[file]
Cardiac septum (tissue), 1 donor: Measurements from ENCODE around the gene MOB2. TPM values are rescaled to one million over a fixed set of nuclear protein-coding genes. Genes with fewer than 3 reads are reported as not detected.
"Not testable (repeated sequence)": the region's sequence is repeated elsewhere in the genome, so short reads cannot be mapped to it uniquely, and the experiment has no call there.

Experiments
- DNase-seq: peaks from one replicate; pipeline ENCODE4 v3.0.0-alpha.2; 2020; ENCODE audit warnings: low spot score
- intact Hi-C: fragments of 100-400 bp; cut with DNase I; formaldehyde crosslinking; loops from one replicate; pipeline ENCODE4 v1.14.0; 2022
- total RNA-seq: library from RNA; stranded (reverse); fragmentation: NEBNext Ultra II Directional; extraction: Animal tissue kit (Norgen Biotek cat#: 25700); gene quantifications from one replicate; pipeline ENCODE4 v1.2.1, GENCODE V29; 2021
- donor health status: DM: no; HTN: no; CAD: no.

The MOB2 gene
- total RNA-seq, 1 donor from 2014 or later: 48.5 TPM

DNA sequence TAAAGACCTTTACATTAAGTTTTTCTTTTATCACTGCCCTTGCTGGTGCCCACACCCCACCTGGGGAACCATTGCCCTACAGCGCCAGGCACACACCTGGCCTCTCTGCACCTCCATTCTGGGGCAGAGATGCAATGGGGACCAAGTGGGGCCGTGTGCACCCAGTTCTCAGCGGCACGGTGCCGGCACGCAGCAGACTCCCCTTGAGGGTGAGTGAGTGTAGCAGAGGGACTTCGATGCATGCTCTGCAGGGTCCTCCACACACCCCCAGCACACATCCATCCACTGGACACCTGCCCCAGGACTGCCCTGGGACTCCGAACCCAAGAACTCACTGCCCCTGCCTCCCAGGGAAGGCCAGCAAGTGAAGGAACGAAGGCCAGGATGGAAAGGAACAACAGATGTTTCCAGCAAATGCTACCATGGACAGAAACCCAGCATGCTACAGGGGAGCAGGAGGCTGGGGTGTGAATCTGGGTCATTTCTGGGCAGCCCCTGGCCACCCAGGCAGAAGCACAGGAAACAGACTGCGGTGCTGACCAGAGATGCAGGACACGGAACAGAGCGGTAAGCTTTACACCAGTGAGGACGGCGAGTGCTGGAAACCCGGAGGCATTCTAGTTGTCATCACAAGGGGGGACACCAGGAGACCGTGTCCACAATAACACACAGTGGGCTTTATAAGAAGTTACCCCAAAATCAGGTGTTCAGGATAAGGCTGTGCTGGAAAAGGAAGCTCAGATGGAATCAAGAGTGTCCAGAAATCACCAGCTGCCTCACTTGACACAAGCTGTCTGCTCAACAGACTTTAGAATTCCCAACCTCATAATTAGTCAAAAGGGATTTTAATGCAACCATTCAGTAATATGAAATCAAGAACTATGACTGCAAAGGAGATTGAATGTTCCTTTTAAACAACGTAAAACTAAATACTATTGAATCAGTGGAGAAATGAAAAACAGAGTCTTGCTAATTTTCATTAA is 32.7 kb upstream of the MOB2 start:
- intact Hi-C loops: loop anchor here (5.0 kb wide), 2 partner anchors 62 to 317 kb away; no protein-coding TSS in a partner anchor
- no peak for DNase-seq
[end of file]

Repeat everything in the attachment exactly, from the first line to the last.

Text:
Cardiac septum (tissue), 1 donor: Measurements from ENCODE around the gene MOB2. TPM values are rescaled to one million over a fixed set of nuclear protein-coding genes. Genes with fewer than 3 reads are reported as not detected.
"Not testable (repeated sequence)": the region's sequence is repeated elsewhere in the genome, so short reads cannot be mapped to it uniquely, and the experiment has no call there.

Experiments
- DNase-seq: peaks from one replicate; pipeline ENCODE4 v3.0.0-alpha.2; 2020; ENCODE audit warnings: low spot score
- intact Hi-C: fragments of 100-400 bp; cut with DNase I; formaldehyde crosslinking; loops from one replicate; pipeline ENCODE4 v1.14.0; 2022
- total RNA-seq: library from RNA; stranded (reverse); fragmentation: NEBNext Ultra II Directional; extraction: Animal tissue kit (Norgen Biotek cat#: 25700); gene quantifications from one replicate; pipeline ENCODE4 v1.2.1, GENCODE V29; 2021
- donor health status: DM: no; HTN: no; CAD: no.

The MOB2 gene
- total RNA-seq, 1 donor from 2014 or later: 48.5 TPM

DNA sequence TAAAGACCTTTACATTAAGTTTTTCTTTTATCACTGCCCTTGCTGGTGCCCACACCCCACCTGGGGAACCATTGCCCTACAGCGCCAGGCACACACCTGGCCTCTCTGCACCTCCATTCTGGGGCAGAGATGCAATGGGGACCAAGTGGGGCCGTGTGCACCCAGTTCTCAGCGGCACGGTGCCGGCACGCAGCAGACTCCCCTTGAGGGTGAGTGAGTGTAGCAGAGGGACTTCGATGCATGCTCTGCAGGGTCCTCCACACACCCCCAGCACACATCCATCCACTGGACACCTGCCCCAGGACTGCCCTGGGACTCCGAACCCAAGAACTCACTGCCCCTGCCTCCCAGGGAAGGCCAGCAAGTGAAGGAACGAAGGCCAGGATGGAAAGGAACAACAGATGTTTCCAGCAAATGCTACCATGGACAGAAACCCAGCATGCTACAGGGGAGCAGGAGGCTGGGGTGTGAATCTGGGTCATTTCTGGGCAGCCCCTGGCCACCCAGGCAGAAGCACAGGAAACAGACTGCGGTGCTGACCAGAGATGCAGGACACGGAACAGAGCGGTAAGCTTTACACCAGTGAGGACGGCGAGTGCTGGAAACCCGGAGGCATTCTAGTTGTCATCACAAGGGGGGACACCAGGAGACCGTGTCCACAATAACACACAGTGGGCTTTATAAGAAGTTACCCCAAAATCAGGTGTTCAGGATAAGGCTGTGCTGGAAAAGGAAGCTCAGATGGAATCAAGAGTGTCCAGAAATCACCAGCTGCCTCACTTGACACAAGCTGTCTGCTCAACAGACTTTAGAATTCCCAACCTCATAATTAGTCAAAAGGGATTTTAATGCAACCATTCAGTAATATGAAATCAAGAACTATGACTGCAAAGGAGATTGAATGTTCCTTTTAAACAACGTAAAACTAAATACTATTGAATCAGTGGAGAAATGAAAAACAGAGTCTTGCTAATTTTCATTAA is 32.7 kb upstream of the MOB2 start:
- intact Hi-C loops: loop anchor here (5.0 kb wide), 2 partner anchors 62 to 317 kb away; no protein-coding TSS in a partner anchor
- no peak for DNase-seq